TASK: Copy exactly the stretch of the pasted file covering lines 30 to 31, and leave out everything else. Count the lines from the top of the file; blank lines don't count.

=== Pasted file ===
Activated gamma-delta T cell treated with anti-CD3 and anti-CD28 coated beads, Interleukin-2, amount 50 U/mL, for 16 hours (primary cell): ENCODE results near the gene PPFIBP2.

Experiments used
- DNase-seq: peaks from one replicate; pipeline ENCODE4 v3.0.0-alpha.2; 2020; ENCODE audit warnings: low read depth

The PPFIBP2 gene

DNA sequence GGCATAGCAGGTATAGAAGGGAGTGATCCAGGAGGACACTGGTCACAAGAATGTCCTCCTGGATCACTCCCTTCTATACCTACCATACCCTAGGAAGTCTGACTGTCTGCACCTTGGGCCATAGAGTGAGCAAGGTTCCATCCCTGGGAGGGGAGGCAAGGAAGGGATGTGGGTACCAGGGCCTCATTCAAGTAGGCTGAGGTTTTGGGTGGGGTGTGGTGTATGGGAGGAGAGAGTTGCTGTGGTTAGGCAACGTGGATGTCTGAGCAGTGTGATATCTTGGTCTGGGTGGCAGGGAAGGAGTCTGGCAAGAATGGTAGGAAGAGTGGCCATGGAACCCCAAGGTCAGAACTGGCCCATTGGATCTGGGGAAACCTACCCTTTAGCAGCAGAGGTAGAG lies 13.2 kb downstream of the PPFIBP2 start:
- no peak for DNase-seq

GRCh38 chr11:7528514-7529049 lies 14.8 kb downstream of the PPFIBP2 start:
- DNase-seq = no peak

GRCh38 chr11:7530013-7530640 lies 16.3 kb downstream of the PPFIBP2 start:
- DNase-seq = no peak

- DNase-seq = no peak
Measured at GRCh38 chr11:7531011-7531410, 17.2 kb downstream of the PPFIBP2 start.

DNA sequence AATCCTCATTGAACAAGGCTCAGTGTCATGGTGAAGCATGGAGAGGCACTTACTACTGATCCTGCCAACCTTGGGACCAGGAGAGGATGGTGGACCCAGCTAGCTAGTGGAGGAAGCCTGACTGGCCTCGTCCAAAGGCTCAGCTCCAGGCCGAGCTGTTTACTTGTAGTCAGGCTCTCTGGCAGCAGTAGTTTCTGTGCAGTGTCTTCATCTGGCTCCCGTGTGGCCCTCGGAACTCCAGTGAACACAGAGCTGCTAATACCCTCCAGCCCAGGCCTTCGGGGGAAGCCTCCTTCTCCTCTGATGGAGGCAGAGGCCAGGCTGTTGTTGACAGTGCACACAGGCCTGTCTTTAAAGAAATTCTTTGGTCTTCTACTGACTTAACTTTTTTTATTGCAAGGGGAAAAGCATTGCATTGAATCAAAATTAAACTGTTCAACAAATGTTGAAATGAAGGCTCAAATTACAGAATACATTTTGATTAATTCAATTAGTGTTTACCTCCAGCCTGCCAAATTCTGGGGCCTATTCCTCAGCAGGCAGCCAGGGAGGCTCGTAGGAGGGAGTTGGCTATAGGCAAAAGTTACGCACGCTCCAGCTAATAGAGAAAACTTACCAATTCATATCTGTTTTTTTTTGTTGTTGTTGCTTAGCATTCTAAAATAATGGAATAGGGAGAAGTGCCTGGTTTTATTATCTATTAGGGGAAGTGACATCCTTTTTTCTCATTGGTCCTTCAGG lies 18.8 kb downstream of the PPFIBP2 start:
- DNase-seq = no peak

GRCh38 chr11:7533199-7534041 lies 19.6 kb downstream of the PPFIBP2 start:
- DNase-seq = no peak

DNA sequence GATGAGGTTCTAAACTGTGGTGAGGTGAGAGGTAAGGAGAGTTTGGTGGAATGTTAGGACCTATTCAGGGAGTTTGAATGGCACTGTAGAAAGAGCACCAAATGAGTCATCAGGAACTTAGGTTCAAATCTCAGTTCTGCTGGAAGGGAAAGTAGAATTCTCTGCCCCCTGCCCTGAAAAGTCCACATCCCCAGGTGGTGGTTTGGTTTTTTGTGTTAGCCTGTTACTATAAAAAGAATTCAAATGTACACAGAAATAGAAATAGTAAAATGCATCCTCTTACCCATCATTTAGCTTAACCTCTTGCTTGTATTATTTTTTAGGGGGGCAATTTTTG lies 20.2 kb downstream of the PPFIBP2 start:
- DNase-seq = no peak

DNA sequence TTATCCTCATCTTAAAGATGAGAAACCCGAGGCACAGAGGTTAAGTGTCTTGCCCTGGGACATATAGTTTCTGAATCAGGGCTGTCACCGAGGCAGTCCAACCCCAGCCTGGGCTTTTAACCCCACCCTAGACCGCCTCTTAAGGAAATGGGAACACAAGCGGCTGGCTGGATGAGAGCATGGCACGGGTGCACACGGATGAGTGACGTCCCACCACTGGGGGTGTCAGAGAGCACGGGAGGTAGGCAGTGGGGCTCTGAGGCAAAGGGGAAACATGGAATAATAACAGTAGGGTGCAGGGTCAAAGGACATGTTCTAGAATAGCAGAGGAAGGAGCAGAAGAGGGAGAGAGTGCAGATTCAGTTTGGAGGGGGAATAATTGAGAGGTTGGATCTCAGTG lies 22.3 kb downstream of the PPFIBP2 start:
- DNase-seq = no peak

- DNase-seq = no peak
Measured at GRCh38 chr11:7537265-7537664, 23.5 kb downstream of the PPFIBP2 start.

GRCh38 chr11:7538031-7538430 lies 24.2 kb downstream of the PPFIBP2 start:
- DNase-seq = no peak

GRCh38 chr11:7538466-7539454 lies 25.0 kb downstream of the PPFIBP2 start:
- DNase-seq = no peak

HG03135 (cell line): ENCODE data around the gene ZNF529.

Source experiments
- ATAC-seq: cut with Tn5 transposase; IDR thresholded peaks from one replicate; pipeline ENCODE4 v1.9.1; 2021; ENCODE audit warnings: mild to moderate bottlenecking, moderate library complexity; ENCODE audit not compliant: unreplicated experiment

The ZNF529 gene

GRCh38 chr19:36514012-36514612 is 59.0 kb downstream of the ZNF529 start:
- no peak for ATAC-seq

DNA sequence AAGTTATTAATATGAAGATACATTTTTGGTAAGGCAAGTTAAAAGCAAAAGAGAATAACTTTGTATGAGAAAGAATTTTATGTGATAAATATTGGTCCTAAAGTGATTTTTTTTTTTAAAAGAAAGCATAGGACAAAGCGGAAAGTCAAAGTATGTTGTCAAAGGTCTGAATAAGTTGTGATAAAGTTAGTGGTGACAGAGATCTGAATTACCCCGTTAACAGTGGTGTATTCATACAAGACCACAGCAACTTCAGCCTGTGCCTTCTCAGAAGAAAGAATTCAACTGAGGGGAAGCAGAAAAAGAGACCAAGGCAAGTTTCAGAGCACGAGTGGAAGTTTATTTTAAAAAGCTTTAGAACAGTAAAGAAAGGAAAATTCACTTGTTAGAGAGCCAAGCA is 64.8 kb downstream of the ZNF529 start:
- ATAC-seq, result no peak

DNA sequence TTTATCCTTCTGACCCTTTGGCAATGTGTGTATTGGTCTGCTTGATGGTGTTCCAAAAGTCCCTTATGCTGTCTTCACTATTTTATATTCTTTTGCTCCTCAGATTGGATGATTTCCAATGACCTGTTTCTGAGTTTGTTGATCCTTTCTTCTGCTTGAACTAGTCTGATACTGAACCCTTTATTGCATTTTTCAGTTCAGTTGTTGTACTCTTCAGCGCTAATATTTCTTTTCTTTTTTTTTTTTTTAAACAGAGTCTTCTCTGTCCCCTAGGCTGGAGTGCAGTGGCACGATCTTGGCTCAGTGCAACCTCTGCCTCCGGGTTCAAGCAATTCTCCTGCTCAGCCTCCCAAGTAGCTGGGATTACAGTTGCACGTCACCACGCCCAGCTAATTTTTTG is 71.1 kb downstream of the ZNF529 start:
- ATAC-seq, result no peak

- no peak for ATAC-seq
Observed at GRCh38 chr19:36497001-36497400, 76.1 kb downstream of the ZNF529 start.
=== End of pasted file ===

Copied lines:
The ZNF529 gene

GRCh38 chr19:36514012-36514612 is 59.0 kb downstream of the ZNF529 start: